some massive urban machine
July 12, 2006 9:01 PM   Subscribe

Flipping through the sales booklet, which has pages of unit plans, is like reading the assembly blueprints for some massive urban machine with interlocking component parts... The end result is a staggering 76 floor plans in 221 units—with none repeated more than a dozen times and well over a dozen of them unique. via BLDBLOG
posted by signal (7 comments total) 7 users marked this as a favorite
For example, floor plan v14 has a serrated linear sawlike form; v15a is L-shaped; v37, which is found right at the bend of the V, looks something like the head of a wrench clamping down around the stairwell. And that’s just the V House. The M House gets into even weirder forms—boomerangs and geometric shapes you never got around to learning in high school.

And they are all the size of my bathroom.

Joking aside, this is cool from an engineering/architectural standpoint.
posted by exlotuseater at 9:24 PM on July 12, 2006

Yeah, but aside from being artsy, how livable are these places? I'd have to guess that if your apartment shares 37 walls with your neighbors, they're all going to be compaining about your subwoofer about 10 minutes into your first round of Call To Victory. No thanks.
posted by doctor_negative at 9:47 PM on July 12, 2006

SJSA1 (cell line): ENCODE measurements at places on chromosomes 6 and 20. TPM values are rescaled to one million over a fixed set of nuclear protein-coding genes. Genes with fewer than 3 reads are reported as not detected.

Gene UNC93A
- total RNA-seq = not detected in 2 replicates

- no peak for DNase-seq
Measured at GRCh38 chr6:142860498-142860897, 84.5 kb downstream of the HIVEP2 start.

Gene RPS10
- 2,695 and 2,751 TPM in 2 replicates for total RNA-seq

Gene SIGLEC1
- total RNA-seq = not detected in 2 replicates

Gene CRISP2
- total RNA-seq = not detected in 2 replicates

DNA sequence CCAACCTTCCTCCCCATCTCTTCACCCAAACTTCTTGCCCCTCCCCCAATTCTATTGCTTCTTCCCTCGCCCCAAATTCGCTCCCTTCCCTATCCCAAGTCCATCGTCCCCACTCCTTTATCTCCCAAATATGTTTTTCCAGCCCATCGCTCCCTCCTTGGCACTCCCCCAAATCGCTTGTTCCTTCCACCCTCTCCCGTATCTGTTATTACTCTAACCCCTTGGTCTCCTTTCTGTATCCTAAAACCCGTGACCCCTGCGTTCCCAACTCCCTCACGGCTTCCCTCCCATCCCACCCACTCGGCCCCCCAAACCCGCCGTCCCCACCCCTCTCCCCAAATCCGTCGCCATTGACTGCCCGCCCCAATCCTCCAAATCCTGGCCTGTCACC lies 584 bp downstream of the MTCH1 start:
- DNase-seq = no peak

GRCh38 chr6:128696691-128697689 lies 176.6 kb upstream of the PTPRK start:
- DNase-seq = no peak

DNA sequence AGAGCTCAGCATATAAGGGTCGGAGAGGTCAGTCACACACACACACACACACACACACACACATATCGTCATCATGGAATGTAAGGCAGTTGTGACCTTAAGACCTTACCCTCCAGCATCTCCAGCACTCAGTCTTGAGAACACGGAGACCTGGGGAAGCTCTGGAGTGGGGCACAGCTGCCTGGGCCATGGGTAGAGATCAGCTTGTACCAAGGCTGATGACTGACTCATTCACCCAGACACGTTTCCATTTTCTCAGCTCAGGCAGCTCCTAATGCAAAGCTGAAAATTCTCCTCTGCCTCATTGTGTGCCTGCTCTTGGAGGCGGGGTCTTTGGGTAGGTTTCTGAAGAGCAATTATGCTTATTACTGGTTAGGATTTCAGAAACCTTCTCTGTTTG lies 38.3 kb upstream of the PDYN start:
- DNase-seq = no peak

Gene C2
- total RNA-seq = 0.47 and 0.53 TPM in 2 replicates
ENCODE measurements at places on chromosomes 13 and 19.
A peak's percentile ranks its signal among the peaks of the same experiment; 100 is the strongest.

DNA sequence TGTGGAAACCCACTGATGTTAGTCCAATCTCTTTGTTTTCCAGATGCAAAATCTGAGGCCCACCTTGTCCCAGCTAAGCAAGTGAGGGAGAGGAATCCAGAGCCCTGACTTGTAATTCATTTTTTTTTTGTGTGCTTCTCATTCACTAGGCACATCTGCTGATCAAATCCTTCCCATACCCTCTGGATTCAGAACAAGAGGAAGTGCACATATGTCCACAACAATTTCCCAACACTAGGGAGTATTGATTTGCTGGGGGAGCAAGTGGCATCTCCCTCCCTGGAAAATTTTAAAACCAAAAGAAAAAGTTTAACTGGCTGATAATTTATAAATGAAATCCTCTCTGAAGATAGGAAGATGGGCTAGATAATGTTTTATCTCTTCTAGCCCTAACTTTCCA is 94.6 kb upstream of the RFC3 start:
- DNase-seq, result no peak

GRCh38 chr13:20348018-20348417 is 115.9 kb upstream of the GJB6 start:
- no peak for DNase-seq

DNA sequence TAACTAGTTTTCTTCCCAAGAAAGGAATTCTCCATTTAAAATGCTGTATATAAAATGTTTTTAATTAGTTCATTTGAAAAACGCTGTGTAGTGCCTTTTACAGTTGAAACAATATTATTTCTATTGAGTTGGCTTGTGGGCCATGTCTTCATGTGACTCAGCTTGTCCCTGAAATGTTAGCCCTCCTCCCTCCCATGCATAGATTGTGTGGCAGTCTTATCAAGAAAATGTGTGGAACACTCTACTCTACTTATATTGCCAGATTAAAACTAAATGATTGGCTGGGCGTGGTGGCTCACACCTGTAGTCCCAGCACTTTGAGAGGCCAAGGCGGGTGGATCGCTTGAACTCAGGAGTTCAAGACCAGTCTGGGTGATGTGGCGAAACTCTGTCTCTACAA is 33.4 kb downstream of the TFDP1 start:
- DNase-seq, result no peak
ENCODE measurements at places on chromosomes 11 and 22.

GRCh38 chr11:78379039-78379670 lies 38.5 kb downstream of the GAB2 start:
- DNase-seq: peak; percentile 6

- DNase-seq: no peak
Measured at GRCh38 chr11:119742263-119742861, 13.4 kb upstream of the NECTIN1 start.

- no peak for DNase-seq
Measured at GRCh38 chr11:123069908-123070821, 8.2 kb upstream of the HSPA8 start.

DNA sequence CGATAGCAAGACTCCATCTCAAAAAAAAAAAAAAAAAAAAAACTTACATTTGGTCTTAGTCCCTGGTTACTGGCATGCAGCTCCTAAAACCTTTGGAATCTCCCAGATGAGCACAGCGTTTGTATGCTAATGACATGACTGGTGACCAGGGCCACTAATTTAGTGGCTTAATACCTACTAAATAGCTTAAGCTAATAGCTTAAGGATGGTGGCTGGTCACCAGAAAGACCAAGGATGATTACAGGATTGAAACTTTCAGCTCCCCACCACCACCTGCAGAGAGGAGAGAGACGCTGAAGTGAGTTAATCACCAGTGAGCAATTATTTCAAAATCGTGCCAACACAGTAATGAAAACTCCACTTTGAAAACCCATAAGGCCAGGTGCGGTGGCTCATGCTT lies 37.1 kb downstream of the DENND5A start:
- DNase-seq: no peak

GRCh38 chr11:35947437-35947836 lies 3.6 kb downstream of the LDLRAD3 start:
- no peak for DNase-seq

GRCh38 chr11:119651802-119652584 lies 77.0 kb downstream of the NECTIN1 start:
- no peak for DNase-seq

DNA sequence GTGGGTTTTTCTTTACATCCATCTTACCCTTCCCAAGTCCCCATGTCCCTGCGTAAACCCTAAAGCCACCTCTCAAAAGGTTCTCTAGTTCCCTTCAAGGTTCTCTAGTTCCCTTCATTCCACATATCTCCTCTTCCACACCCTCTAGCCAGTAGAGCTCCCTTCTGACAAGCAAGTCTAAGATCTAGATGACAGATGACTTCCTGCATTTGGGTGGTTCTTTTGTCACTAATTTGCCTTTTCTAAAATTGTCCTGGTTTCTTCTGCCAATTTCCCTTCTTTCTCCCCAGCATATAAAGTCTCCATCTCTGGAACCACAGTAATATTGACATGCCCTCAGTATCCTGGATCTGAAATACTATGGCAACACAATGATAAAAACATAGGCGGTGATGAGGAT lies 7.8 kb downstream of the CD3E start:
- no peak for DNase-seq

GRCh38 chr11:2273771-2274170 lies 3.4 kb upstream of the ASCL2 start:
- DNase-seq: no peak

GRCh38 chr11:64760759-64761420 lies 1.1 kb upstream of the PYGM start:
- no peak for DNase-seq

Interesting concept, although it looks abnormally expensive to build. And imagine placing rectangular furniture, rugs, etc, inside all those angled interior walls.

What we really need are work cubicles on wheels, but self-powered so management can automatically rearrange them with every corporate re-organization.
posted by cenoxo at 11:05 PM on July 12, 2006

This is really cool but I wonder if there is anyone interested in implementing it into a major American urban environment. Washington DC would be better for it.
posted by parmanparman at 10:59 AM on July 13, 2006

This is really, really cool! How fun would it be to pick which unit you lived in?

Tough crowd here. They don't sound that small to me. 250,000 square foot building / 221 units -- assuming 10% of the building is used for hallways and elevators, that's still >1000 square feet per apartment. A standard Habitat for Humanity home of three or four bedrooms is between 1100 and 1200 square feet. So, 1000 sf would make a really nice 2 BR apartment. And soundproofing walls is not actually that hard.
posted by salvia at 12:04 PM on July 13, 2006

Kind of reminds me of the Habitat project in Montreal, which was built for the 1967 World's Fair, and is not only still in use, but is supposed to be among the pricier and sought-after addresses in the city.
posted by crunchland at 12:58 PM on July 13, 2006

Links such as this are why I love Metafilter. I would never have found this on my own. Good post, Signal.
posted by spacewaitress at 5:00 PM on July 13, 2006

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